Have you heard of the Socratic Method? Could you/Do you use this method in your homeschool? Do you think it would work well with the ages and personalities of your kids?Just what is the Socratic Method? Here’s a little background:
The Socratic method is one of the oldest pedagogic techniques used in the classroom. Developed by Socrates over 2,400 years ago, the strategy uses thought-provoking question and answer sessions to promote learning.
This student-centered approach is challenging and engages students in analytical discussions; and aids in expanding their critical thinking skills. Educators facilitate open-ended collaborative discussions and dialogues with their students.
Ideally, these questions are open-ended, seeking thoughtful responses.
The Socratic method of teaching questions critical thinking by tearing down old ideas and replacing them with new ones.
The modern Socratic method of teaching does not rely solely on students’ answers to a question. Instead, it relies on a very particular set of questions that have been designed in a way that lead the students to an idea. By using questions, the teacher has the opportunity to get their students involved and excited.
By starting with questions to which the students know and understand the answer, the teacher helps the students to learn new concepts. This creates an atmosphere where students are truly learning as opposed to an atmosphere where the students are parroting information and forgetting it.
The Socratic method promotes learning by encouraging students to pick apart their underlying beliefs, assumptions and ideas about a topic through critically analyzing, reasoning and rationalizing them to find the answers deep within.
So, after reading all that, can you see the Socratic Method playing a role in your homeschool now or in the future?
A couple of weeks ago, we spent several days at Colonial Williamsburg. The historical interpreters there are utterly amazing. I think this experience got the kids thinking in a way that went beyond the “facts.” For example, as the American Revolution began the Governor of Virginia, Lord Dunmore, issued a proclamation that shocked the citizens of Williamsburg. He offered slaves their freedom if they joined the British side.
So, here are some questions we talked about…
- How do you think slaves reacted?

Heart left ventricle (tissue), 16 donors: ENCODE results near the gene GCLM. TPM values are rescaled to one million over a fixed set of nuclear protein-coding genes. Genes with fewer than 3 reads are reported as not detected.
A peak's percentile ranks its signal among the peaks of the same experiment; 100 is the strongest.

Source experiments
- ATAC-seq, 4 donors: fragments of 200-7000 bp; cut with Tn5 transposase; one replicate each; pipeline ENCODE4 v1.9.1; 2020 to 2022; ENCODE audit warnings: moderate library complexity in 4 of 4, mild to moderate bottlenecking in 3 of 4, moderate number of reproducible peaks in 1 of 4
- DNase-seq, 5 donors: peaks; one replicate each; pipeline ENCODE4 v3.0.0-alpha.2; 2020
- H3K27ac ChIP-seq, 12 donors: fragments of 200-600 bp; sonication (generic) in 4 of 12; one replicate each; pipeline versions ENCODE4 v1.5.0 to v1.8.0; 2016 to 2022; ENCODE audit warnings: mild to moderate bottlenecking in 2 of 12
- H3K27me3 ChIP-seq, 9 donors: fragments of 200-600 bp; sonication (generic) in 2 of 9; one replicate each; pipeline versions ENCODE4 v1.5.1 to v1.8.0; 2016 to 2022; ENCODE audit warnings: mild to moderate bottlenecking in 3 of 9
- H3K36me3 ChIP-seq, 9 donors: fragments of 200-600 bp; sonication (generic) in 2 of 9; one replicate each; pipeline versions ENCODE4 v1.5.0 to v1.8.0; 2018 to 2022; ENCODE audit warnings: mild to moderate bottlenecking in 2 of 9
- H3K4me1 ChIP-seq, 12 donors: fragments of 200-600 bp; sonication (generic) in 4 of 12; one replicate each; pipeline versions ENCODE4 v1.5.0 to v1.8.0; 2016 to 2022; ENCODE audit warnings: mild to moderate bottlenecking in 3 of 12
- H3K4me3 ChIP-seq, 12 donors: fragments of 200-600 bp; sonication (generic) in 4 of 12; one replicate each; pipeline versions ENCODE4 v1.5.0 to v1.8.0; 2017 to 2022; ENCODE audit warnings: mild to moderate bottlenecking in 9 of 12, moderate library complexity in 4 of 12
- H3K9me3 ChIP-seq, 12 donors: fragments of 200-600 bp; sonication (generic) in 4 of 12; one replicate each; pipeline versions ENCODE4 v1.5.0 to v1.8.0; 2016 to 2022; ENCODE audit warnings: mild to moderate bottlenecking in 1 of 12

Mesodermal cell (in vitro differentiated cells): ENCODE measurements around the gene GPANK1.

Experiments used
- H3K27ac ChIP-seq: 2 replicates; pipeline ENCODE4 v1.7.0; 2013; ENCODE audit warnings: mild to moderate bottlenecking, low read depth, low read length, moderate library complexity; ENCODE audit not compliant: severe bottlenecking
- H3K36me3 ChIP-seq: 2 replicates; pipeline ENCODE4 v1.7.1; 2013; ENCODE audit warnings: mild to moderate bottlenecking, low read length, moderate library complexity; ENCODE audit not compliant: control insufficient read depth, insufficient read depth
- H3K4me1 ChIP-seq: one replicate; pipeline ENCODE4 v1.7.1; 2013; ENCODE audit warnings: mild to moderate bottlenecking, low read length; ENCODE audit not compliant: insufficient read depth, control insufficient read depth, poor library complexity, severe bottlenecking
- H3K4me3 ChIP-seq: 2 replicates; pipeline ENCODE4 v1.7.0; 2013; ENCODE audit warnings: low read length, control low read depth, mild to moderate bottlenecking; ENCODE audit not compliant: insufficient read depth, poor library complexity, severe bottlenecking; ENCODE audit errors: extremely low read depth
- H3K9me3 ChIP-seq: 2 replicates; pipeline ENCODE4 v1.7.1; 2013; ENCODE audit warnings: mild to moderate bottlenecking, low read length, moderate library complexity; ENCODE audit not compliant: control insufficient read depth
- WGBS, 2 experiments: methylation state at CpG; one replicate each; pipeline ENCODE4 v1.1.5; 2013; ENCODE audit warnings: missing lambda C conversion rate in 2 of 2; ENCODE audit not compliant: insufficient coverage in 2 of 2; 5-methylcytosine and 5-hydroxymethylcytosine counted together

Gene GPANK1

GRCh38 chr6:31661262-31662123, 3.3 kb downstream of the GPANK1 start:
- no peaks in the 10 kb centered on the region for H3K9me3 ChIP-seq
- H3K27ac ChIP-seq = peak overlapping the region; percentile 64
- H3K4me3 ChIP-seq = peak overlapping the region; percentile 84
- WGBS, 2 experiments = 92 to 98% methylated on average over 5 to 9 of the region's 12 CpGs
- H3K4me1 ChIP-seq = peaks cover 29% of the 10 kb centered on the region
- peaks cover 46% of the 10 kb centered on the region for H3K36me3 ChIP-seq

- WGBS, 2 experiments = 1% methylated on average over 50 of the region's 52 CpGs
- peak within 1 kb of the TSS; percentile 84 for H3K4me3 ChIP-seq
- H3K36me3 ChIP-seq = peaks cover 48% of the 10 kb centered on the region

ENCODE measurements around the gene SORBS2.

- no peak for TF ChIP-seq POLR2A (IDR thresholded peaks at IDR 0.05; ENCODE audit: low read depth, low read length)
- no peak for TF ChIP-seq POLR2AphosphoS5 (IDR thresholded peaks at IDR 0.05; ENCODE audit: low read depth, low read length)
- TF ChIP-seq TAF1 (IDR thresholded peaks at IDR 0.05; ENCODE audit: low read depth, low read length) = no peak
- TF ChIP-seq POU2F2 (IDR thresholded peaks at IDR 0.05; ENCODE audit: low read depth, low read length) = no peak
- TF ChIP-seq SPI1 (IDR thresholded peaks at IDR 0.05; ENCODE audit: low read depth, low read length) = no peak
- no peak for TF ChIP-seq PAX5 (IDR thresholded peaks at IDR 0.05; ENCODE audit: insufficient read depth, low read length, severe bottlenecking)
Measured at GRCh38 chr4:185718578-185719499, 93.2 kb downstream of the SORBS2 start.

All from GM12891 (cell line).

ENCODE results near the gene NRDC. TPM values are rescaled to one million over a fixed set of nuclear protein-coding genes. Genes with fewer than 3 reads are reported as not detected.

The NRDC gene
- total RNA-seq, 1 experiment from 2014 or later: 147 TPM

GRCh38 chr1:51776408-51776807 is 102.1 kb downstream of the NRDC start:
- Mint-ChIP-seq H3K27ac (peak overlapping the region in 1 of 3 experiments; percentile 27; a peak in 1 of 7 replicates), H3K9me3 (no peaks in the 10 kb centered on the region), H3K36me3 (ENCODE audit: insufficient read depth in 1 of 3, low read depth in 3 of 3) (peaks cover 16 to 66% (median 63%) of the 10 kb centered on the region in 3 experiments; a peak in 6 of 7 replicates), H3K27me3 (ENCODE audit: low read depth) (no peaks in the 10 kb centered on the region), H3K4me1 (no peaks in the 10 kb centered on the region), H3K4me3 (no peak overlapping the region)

- How do you think the colonists reacted?
- What do you think this did for the British cause? What did this do for the American cause?
- If you were a slave, would you join the British? What chances would you be taking? What about your family? Would you trust the British? What were the penalties for slaves who “ran away”?
We also heard the story of Aggy of Turkey Island. She was a slave who essentially became her master’s wife. They had two children together. Upon her master’s death, he left her everything including her freedom and the children’s freedom. But the master’s brother claimed that he had left debts; therefore, all his property (including Aggy and her sons) should be rightfully his in order to clear these debts. (Remember that at this time, colored people (slaves, free blacks, Native American Indians) did not have the right to testify in court.)
The questions and discussions we had about Aggy and her predicament were intense. The audience raised some comparisons about legal/illegal immigrants – and about those who have to show their papers to “prove” their rights to be here with their families (with their American citizen children). Again, it shows how complicated society is (then and now).
Last year, the kids and I had some *amazing* discussions as we talked about some of the different types of government and of some of the leaders in the world: Types of Governments Worksheets – World Leaders If your kids are upper elementary or middle school, you might want to delve into this with your kids. We talked about how leaders keep their power… and talked about some of the events that are happening *right now.* This really amazed/stunned the kids. (Can’t think of another word at the moment!) These notebook pages are currently free (let me know if you see something that needs to be updated!):
These kinds of deeper discussions are the ones that really take my kids into the complexities of history. For that reason, we love reading books and diving into the stories of history… and taking trips like this one!
But, you can also have deep discussions about science and technology… how research is done, the moral and ethical implications of creating new technologies and more!
I posted this discussion over in the homeschool den chat a week or so ago if you want to join in the discussion! Hope to see you there! ~Liesl
Sources for this information above about the Socratic Method:
See you again soon here or over at our Homeschool Den Facebook Page! Don’t forget to Subscribe to our Homeschool Den Newsletter. You might also want to check out some of our resources pages above (such as our Science, Language Arts, or History Units Resource Pages) which have links to dozens of posts. You might want to join our free Homeschool Den Chat Facebook group. Don’t forget to check out Our Store as well. Happy Homeschooling, everyone!! ~Liesl